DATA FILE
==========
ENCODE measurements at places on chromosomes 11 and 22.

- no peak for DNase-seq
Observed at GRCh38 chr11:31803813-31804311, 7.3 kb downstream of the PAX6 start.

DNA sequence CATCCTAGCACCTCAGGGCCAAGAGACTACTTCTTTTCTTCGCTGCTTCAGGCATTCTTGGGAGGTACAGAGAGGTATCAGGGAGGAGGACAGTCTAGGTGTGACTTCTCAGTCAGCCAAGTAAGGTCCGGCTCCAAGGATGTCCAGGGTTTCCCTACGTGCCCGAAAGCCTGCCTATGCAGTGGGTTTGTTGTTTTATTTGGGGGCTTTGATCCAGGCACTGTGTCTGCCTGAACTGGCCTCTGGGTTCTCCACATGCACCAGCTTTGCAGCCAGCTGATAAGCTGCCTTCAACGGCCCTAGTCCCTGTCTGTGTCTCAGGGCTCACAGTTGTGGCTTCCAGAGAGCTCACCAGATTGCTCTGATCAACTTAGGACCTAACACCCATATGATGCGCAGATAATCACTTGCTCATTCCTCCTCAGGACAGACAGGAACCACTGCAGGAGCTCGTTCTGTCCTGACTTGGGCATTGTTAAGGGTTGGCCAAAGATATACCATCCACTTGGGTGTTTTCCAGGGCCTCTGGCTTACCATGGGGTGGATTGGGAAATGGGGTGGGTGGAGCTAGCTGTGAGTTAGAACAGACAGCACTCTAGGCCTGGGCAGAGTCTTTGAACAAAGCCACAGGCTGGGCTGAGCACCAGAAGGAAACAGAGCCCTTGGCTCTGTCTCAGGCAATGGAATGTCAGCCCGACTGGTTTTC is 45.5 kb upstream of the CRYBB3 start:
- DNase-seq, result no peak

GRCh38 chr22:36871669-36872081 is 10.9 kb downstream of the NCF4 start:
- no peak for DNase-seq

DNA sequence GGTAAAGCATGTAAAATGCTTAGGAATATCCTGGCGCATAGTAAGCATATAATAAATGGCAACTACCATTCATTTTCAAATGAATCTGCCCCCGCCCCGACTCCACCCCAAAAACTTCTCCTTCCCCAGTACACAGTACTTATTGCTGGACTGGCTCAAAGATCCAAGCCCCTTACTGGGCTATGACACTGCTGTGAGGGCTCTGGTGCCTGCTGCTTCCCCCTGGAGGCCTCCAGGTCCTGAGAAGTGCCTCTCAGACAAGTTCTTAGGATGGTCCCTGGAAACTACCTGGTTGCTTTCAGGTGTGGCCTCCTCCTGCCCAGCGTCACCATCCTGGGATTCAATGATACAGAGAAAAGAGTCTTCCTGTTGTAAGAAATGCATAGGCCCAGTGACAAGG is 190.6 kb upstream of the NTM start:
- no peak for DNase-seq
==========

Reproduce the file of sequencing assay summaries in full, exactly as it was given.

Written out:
ENCODE measurements at places on chromosomes 11 and 22.

- no peak for DNase-seq
Observed at GRCh38 chr11:31803813-31804311, 7.3 kb downstream of the PAX6 start.

DNA sequence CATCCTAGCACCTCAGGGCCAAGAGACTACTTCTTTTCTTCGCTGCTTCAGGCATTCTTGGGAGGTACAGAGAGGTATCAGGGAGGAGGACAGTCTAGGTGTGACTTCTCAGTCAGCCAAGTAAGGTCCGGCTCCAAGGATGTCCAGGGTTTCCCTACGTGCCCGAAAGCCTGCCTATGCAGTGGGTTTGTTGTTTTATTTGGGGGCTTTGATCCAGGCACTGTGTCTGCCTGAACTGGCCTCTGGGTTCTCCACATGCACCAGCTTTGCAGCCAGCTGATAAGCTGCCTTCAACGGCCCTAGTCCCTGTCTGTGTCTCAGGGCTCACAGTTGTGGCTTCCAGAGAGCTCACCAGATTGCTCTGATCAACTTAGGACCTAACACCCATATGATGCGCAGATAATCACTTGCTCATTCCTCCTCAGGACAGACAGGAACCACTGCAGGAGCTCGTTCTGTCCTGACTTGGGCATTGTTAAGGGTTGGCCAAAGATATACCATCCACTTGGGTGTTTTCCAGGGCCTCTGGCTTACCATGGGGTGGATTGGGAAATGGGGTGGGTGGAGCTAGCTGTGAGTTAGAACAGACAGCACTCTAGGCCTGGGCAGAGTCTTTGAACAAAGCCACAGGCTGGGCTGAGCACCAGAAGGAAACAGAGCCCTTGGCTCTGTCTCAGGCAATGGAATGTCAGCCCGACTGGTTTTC is 45.5 kb upstream of the CRYBB3 start:
- DNase-seq, result no peak

GRCh38 chr22:36871669-36872081 is 10.9 kb downstream of the NCF4 start:
- no peak for DNase-seq

DNA sequence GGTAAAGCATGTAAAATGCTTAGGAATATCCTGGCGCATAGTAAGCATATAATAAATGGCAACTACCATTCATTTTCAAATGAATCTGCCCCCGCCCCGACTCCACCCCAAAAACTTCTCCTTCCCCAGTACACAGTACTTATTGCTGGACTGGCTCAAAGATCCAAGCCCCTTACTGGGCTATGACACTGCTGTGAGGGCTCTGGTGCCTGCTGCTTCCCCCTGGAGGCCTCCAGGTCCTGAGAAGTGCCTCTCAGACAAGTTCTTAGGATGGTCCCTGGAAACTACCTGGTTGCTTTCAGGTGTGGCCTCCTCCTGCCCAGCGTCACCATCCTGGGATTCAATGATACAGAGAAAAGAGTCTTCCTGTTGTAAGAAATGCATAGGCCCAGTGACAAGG is 190.6 kb upstream of the NTM start:
- no peak for DNase-seq